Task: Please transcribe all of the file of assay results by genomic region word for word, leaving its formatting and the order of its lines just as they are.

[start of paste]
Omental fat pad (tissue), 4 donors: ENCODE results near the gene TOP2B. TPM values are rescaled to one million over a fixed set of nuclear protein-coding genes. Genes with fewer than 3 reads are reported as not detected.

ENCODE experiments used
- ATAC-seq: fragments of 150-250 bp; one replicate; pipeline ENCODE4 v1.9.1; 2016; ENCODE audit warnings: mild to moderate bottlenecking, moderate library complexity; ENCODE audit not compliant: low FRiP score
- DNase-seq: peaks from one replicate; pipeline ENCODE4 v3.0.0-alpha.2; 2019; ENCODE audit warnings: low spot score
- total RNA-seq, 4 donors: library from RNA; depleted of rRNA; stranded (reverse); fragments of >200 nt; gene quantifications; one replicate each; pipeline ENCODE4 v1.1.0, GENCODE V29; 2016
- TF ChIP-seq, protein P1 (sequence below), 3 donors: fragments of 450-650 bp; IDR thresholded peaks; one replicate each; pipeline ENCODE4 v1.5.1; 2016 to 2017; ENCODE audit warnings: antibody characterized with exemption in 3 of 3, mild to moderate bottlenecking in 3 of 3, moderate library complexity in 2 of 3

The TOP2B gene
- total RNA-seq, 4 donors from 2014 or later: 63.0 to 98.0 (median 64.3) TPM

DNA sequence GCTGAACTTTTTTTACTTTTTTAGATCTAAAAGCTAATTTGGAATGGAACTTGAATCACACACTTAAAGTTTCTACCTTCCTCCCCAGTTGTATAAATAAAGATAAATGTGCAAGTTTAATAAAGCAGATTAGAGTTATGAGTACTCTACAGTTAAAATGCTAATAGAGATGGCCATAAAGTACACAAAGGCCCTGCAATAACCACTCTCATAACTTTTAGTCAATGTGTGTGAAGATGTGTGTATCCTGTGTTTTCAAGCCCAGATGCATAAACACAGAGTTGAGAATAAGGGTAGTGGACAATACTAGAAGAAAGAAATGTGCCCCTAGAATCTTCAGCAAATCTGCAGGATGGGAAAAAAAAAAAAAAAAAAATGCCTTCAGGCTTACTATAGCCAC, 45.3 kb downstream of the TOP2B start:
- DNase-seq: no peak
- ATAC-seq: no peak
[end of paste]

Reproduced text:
Omental fat pad (tissue), 4 donors: ENCODE results near the gene TOP2B. TPM values are rescaled to one million over a fixed set of nuclear protein-coding genes. Genes with fewer than 3 reads are reported as not detected.

ENCODE experiments used
- ATAC-seq: fragments of 150-250 bp; one replicate; pipeline ENCODE4 v1.9.1; 2016; ENCODE audit warnings: mild to moderate bottlenecking, moderate library complexity; ENCODE audit not compliant: low FRiP score
- DNase-seq: peaks from one replicate; pipeline ENCODE4 v3.0.0-alpha.2; 2019; ENCODE audit warnings: low spot score
- total RNA-seq, 4 donors: library from RNA; depleted of rRNA; stranded (reverse); fragments of >200 nt; gene quantifications; one replicate each; pipeline ENCODE4 v1.1.0, GENCODE V29; 2016
- TF ChIP-seq, protein P1 (sequence below), 3 donors: fragments of 450-650 bp; IDR thresholded peaks; one replicate each; pipeline ENCODE4 v1.5.1; 2016 to 2017; ENCODE audit warnings: antibody characterized with exemption in 3 of 3, mild to moderate bottlenecking in 3 of 3, moderate library complexity in 2 of 3

The TOP2B gene
- total RNA-seq, 4 donors from 2014 or later: 63.0 to 98.0 (median 64.3) TPM

DNA sequence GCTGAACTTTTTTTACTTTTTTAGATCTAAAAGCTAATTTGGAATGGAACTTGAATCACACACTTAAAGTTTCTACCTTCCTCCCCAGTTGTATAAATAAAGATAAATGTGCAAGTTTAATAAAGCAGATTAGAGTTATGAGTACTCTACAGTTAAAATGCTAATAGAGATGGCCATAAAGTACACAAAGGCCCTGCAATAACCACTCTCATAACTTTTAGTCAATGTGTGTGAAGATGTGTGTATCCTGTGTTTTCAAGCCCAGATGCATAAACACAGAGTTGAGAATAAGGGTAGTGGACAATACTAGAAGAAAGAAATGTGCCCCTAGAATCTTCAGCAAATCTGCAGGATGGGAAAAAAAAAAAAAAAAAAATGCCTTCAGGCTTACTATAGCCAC, 45.3 kb downstream of the TOP2B start:
- DNase-seq: no peak
- ATAC-seq: no peak